Our Monastery in Rome is called Sts John & Paul's
Stamp: St Paul of the CrossIt is named after two Roman Martyrs from the same family who were Officers in the Emperor's Bodyguard. When it was discovered that they had become Christians, they were challenged to renounce the Faith but, on their refusal, they were killed and buried in their own home for secrecy sake. Afterwards, when their grave was discovered the place became a centre where other Christians gathered for prayer and pilgrimage. In due time, a church was erected on the site and later it was enlarged. The new Basilica, dating back to the 5th century, required the filling-in of the house beneath and it was only less than 100 years ago that excavations revealed many of the rooms hitherto filled with rubble.

Passionists have occupied the old monastery for only the past 200 years. Now there is a chapel to the side of the old Basilica where the Relics of St. Paul of the Cross are venerated. Many weddings take place in the Basilica which is situated on the Coelian Hill overlooking the Colosseum while the house is the home for the Passionists and another young community which occupies the top floor. St. John & Paul's is also the administrative centre for our Congregation where the Superior General and his advisors are located. It is a residence too for international students who come from Passionist retreats throughout the world to attend the Roman Universities.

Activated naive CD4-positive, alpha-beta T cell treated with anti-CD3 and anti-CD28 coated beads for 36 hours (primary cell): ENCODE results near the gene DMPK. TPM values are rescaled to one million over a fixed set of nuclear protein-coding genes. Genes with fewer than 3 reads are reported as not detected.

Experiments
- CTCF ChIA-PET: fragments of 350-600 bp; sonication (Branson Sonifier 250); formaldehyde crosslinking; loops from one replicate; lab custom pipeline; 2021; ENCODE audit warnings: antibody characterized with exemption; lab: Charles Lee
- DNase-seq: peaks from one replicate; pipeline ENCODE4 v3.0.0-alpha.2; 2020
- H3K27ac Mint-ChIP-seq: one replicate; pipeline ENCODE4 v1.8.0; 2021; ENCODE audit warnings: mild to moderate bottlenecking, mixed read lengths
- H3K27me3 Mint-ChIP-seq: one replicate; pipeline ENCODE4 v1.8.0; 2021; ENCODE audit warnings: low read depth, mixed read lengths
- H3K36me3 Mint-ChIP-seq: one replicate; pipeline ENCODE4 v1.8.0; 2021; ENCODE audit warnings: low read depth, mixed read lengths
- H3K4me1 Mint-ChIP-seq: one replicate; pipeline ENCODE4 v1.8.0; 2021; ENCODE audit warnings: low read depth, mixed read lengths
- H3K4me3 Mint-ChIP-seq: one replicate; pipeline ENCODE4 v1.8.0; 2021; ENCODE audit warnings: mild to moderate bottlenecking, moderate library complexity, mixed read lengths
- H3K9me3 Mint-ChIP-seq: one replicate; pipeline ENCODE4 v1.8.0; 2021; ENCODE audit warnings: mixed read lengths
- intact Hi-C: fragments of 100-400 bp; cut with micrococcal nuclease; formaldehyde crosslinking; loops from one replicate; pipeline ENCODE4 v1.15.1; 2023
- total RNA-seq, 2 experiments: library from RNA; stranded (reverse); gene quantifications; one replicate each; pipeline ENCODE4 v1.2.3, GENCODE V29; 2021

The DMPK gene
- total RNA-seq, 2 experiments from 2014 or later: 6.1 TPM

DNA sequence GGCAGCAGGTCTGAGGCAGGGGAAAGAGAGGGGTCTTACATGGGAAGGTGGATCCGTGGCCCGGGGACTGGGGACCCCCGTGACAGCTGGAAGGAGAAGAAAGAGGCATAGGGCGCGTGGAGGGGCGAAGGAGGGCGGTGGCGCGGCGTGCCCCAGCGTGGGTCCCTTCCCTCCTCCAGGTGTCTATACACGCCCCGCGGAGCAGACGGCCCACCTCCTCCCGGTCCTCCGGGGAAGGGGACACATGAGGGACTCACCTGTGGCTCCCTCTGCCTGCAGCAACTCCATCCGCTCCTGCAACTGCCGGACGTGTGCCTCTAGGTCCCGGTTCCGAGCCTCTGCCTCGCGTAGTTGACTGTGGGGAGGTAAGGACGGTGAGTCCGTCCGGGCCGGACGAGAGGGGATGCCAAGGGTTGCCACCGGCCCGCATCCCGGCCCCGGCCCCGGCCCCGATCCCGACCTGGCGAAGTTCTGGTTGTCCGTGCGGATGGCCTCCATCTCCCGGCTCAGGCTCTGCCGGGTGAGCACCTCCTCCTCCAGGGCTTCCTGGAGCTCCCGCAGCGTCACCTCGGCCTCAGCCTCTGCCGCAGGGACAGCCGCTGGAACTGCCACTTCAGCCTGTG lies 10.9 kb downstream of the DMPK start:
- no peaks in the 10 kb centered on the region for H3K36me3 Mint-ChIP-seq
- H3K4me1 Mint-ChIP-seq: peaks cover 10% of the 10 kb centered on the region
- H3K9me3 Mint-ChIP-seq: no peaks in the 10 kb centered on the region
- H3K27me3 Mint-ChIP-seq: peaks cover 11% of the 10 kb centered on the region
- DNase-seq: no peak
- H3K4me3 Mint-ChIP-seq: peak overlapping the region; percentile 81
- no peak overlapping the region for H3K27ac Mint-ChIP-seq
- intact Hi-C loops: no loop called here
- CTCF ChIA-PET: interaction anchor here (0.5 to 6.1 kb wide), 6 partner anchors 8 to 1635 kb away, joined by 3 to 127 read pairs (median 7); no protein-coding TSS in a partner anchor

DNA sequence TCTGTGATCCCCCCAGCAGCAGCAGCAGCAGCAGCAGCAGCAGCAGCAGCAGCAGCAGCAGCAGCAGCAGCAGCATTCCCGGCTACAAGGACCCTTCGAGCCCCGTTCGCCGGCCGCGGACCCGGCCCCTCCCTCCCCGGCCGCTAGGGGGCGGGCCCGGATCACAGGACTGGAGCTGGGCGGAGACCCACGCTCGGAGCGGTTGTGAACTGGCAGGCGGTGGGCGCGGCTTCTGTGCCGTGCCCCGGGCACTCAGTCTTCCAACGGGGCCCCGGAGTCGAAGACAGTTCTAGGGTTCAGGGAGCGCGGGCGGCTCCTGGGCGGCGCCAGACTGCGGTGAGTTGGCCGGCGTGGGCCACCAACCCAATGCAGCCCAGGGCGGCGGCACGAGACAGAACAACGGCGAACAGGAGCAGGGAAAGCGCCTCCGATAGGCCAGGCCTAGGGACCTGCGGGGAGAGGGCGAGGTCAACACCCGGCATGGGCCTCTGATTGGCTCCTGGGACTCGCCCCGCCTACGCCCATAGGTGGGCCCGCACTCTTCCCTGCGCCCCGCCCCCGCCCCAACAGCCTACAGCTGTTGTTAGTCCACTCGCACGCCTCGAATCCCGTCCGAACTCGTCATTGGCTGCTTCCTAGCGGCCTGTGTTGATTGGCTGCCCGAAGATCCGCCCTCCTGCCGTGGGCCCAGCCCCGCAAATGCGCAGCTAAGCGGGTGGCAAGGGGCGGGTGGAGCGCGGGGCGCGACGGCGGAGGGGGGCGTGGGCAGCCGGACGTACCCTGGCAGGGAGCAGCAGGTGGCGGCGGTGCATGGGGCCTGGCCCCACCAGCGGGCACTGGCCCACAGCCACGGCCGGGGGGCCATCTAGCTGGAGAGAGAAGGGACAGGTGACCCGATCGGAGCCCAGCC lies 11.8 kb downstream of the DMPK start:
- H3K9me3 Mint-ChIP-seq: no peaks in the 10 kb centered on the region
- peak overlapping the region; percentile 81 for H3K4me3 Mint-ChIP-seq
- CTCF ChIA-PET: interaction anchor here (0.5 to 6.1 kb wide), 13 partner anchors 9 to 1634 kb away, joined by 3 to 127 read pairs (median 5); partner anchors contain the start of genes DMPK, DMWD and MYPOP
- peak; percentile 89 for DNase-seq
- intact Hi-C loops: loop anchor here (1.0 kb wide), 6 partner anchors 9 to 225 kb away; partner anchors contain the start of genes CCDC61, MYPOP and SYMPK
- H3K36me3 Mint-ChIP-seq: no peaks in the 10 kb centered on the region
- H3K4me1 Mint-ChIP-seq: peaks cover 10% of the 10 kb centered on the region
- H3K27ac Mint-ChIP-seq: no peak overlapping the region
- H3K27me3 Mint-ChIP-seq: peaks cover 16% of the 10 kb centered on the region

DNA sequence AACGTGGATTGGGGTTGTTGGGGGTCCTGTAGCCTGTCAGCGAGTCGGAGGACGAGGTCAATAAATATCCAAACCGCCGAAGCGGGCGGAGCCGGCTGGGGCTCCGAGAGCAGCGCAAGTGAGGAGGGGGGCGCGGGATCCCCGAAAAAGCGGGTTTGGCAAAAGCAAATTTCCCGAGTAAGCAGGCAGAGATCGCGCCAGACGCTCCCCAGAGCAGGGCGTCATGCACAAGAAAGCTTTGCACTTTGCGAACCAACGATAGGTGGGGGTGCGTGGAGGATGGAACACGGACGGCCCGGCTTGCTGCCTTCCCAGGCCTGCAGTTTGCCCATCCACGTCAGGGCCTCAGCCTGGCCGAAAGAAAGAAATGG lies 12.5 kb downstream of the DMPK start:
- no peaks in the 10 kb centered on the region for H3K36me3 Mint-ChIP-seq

"This view of the facade of the Basilica"This view of the facade of the Basilica is what one sees on approaching the Retreat along the Via St. Paolo della Cruce. It is a narrow little roadway closed to through-traffic. It leads from the Church of Santa Maria in Domenica to another old Church, San Gregorio. Half-way up the Hill is our retreat.

To the right of the picture is the wall surrounding the monastery garden while on the other side is the wall around the Coelimontana Park. The campanile of the Basilica which rises out of the trees is set close to the church in the Piazza SS. Giovanni e Paulo. Right opposite the entrance to the monastery is another busy entrance which gives entry to Canali Cinque - which is one of the Italian T.V. studios. All day long the Piazza is full of cars. Some of these would belong to Wedding Parties but, I'd guess that most of the vehicles would be parked by folk from the TV studios for they remain until late at night when the church has been closed for hours. On Sundays crowds come to the Park and many of them travel by car so that even then the Piazza is occupied. A gateway gives entrance to the grounds on the Via St. Paolo della Croce just where the red and blue sign prohibits parking. There is another entrance for cars in the Piazza close to the base of the campanile but the front door of the Retreat is approached by steps and a ramp.

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